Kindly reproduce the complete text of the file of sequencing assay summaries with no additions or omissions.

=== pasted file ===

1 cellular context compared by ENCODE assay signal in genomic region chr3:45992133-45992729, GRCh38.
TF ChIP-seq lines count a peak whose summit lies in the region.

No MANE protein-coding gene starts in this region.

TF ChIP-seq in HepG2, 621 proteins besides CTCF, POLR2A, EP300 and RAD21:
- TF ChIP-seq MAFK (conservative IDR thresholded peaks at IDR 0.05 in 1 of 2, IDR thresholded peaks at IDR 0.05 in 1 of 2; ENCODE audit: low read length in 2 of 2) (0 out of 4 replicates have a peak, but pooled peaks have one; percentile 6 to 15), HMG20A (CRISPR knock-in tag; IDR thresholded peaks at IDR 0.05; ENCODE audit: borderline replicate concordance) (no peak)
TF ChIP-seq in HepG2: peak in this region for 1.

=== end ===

1 cellular context compared by ENCODE assay signal in genomic region chr3:45992133-45992729, GRCh38.
TF ChIP-seq lines count a peak whose summit lies in the region.

No MANE protein-coding gene starts in this region.

TF ChIP-seq in HepG2, 621 proteins besides CTCF, POLR2A, EP300 and RAD21:
- TF ChIP-seq MAFK (conservative IDR thresholded peaks at IDR 0.05 in 1 of 2, IDR thresholded peaks at IDR 0.05 in 1 of 2; ENCODE audit: low read length in 2 of 2) (0 out of 4 replicates have a peak, but pooled peaks have one; percentile 6 to 15), HMG20A (CRISPR knock-in tag; IDR thresholded peaks at IDR 0.05; ENCODE audit: borderline replicate concordance) (no peak)
TF ChIP-seq in HepG2: peak in this region for 1.